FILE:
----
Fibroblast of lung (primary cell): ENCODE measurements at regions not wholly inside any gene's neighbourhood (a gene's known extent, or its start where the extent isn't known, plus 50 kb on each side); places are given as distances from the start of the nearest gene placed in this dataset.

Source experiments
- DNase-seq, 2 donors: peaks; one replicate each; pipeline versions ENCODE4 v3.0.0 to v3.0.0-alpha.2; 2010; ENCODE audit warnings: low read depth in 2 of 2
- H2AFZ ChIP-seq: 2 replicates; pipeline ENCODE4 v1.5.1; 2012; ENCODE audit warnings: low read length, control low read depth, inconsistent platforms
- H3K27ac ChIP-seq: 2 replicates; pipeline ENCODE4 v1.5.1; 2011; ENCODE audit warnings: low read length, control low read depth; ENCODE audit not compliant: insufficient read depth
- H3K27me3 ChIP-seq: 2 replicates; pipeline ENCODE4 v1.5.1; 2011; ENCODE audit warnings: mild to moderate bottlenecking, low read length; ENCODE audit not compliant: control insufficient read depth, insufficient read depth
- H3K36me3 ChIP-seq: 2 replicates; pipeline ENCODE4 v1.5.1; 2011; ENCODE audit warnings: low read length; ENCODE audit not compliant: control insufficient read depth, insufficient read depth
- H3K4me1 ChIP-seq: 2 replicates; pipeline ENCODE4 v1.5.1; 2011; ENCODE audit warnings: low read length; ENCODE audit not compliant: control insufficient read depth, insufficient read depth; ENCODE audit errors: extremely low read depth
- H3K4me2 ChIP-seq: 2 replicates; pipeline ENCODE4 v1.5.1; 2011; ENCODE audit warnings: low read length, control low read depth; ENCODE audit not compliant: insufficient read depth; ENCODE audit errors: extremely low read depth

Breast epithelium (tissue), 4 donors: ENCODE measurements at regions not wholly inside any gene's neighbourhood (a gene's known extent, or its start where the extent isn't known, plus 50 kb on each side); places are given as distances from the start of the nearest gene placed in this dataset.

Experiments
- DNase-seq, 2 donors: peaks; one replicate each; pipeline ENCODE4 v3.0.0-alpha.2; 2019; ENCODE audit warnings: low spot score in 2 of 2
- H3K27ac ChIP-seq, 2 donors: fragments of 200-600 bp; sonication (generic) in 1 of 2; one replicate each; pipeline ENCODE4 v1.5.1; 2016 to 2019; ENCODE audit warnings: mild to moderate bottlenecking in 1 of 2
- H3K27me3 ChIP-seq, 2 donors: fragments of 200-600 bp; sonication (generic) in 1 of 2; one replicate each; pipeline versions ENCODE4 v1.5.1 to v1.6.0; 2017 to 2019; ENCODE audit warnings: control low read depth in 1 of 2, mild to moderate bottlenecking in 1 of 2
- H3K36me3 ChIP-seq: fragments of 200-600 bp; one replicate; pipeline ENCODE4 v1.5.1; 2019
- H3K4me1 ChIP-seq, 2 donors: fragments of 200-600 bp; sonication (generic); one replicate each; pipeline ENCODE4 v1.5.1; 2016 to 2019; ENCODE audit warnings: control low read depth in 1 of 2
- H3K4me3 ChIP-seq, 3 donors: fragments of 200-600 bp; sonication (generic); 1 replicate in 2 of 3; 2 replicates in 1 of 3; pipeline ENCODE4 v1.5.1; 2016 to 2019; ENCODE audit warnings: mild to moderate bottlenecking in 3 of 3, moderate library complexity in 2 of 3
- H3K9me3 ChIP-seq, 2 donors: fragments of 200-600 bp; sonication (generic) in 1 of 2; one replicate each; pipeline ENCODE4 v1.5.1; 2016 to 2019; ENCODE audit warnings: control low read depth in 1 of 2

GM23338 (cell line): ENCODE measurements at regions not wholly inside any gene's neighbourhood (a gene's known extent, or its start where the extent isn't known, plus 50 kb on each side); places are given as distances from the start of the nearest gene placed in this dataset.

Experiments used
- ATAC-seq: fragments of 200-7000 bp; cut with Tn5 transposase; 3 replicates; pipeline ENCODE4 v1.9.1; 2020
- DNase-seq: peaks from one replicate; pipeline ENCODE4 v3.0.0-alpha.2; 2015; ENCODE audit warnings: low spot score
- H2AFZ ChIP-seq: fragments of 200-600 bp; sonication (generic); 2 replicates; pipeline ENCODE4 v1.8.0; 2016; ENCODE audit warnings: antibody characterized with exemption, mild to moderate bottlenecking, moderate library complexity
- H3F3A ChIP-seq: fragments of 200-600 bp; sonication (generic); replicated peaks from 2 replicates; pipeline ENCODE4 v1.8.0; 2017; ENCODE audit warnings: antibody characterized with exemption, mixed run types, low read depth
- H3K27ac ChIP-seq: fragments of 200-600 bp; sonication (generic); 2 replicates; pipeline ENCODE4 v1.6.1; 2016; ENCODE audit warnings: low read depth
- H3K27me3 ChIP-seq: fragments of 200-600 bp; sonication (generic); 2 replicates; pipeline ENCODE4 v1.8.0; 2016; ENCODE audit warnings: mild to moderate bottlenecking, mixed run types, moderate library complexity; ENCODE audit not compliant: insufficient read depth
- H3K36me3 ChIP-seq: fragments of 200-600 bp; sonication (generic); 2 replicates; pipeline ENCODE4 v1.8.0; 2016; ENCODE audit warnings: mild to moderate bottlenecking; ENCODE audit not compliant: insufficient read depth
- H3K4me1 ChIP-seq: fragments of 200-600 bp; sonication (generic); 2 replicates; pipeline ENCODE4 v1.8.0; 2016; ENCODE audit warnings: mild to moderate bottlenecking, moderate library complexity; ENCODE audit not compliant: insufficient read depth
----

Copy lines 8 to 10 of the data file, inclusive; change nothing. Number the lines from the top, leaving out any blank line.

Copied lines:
- H3K4me1 ChIP-seq: 2 replicates; pipeline ENCODE4 v1.5.1; 2011; ENCODE audit warnings: low read length; ENCODE audit not compliant: control insufficient read depth, insufficient read depth; ENCODE audit errors: extremely low read depth
- H3K4me2 ChIP-seq: 2 replicates; pipeline ENCODE4 v1.5.1; 2011; ENCODE audit warnings: low read length, control low read depth; ENCODE audit not compliant: insufficient read depth; ENCODE audit errors: extremely low read depth

Breast epithelium (tissue), 4 donors: ENCODE measurements at regions not wholly inside any gene's neighbourhood (a gene's known extent, or its start where the extent isn't known, plus 50 kb on each side); places are given as distances from the start of the nearest gene placed in this dataset.